Newly revised rules, launched today by the Broadcasting Authority of Ireland say that “there is no right not to be offended, but there is a right not to be harmed” by a broadcast.
The Broadcasting Act 2009 requires the BAI to prepare codes & rules, and to review the effect of such codes and rules in accordance within specified time frames. The current code – which has been in operation since 2007 – was reviewed last year leading to this revised code being put in place.
This revised Code of Programme Standards – which comes into effect from March 1st – is intended to advise TV viewers and radio listeners on the standards they can expect from broadcasting services and facilitate in holding broadcasters accountable in the event that they believe that a broadcaster has behaved irresponsibly.
However, new BAI chairman Pauric Travers today insisted that the newly revised code does not represent a “crank’s charter” – something which the Government’s Joint Committee on Communications, Marine and Natural Resources has raised concerns about in the past.
Speaking at the launch, BAI Chief Executive Michael O’Keeffe said: “The revisions to the code aim to acknowledge the diversity of tastes and interests that exist in contemporary Irish society and to encourage and facilitate broadcasting that caters for this diversity. Before finalising the code, the BAI undertook a review of the effect of the current Code of Programme Standards. The outcomes of the review highlighted that, while the content of the existing Code remains relevant, the structure and wording of the code required substantial revision. In an effort to make it more user-friendly and understandable, the code prioritises a principles-based approach but also provides specific guidance to broadcasters as to how these principles might be fulfilled.”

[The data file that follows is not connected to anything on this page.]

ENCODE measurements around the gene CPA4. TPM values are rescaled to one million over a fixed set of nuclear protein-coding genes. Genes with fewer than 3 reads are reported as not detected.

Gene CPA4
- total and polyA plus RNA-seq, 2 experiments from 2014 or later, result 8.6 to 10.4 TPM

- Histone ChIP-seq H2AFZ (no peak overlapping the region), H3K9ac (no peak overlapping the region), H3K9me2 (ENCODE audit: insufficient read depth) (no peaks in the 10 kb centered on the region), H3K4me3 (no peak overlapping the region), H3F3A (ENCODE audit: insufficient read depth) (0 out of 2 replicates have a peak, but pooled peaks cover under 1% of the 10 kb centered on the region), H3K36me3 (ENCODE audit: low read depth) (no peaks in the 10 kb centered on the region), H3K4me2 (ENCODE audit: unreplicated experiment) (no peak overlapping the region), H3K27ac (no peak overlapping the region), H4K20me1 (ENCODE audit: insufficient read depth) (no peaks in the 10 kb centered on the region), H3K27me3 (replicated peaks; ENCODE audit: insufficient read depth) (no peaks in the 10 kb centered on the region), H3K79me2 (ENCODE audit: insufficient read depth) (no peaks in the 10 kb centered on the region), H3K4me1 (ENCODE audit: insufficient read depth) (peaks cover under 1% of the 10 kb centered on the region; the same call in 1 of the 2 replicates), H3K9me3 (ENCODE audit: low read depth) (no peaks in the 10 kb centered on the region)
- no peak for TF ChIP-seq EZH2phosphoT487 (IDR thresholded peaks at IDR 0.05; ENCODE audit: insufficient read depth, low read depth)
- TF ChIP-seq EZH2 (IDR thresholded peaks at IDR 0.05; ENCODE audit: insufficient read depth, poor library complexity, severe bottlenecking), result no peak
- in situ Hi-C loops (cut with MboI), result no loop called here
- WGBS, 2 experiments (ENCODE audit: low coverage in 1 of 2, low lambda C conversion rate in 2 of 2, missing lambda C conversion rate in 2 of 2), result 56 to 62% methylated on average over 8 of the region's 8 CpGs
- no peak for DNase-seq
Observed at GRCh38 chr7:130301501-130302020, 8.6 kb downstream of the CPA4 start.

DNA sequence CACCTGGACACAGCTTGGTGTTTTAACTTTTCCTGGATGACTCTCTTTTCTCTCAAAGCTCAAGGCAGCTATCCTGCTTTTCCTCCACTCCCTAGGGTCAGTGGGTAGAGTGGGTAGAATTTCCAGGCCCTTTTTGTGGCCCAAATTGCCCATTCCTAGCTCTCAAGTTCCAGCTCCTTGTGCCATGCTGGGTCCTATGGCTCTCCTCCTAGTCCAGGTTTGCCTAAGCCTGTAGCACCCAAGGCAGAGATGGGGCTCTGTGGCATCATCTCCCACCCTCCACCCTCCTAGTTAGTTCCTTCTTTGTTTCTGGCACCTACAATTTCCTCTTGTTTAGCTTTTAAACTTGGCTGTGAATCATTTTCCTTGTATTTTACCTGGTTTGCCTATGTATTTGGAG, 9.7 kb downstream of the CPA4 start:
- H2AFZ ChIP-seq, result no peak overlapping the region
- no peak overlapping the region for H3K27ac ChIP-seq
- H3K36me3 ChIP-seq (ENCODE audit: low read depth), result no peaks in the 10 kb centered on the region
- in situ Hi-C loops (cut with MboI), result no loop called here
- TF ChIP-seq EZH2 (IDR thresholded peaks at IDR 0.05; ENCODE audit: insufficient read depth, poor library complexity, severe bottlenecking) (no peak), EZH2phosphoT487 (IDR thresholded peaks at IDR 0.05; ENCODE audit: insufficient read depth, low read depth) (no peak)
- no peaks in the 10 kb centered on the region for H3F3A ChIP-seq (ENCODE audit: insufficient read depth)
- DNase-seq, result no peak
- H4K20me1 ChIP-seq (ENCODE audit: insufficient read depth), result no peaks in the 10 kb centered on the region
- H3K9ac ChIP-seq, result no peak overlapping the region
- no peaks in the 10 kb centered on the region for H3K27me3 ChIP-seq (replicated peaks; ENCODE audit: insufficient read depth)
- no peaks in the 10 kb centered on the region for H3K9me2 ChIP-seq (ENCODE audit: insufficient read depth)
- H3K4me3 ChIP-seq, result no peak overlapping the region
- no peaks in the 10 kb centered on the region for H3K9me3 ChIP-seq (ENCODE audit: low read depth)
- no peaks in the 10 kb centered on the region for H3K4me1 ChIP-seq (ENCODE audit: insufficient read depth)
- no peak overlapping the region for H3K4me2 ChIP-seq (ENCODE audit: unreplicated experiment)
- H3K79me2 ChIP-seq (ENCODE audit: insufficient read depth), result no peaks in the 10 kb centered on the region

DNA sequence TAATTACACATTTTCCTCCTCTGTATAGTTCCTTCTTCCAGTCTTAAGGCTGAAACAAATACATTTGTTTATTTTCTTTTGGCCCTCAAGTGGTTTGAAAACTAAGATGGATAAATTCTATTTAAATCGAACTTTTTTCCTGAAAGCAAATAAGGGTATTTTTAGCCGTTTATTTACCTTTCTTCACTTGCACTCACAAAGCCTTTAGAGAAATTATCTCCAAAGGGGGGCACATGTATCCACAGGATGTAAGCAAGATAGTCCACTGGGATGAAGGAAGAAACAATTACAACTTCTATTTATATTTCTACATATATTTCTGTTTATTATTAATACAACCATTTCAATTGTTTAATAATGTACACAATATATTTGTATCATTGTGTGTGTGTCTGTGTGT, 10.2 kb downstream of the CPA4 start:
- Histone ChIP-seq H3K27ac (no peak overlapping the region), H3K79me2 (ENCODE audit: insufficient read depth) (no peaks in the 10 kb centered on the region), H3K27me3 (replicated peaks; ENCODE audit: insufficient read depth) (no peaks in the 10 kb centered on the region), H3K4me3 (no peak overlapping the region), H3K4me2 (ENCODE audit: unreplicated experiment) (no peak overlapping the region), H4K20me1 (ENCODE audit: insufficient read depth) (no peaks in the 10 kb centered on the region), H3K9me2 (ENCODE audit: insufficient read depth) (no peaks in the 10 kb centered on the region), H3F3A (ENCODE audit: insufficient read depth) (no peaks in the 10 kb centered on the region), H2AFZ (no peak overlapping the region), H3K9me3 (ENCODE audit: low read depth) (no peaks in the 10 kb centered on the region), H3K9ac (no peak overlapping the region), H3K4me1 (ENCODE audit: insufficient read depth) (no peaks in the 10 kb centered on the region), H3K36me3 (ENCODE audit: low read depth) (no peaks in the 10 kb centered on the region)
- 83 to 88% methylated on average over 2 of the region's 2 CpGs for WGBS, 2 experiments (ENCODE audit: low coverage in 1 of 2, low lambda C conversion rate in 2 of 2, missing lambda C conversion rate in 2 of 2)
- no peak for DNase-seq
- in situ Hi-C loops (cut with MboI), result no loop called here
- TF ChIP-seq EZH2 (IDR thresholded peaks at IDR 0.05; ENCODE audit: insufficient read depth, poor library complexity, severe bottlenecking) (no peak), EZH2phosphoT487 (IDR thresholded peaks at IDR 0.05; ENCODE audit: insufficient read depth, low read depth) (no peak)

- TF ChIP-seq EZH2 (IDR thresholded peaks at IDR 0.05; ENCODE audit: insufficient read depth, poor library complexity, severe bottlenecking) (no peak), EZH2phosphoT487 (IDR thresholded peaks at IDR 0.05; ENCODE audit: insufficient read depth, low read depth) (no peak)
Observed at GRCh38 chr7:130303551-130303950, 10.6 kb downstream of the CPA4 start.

Mr. O’Keeffe went on to say “Freedom of speech and freedom of expression are issues that have been very much in the news in recent times. Revising a code that deals with programme standards will always be a challenge, not least because there is no absolute, universally shared sense of what appropriate standards are or how they should be observed. There is no right not to be offended, but there is a right not to be harmed by what is broadcast. Much of what the new code provides is already reflected in the way in which responsible broadcasters approach their work. It is the earnest hope of the BAI that this code will continue to facilitate broadcasters in achieving the highest possible programme standards in the service provide to the audience.”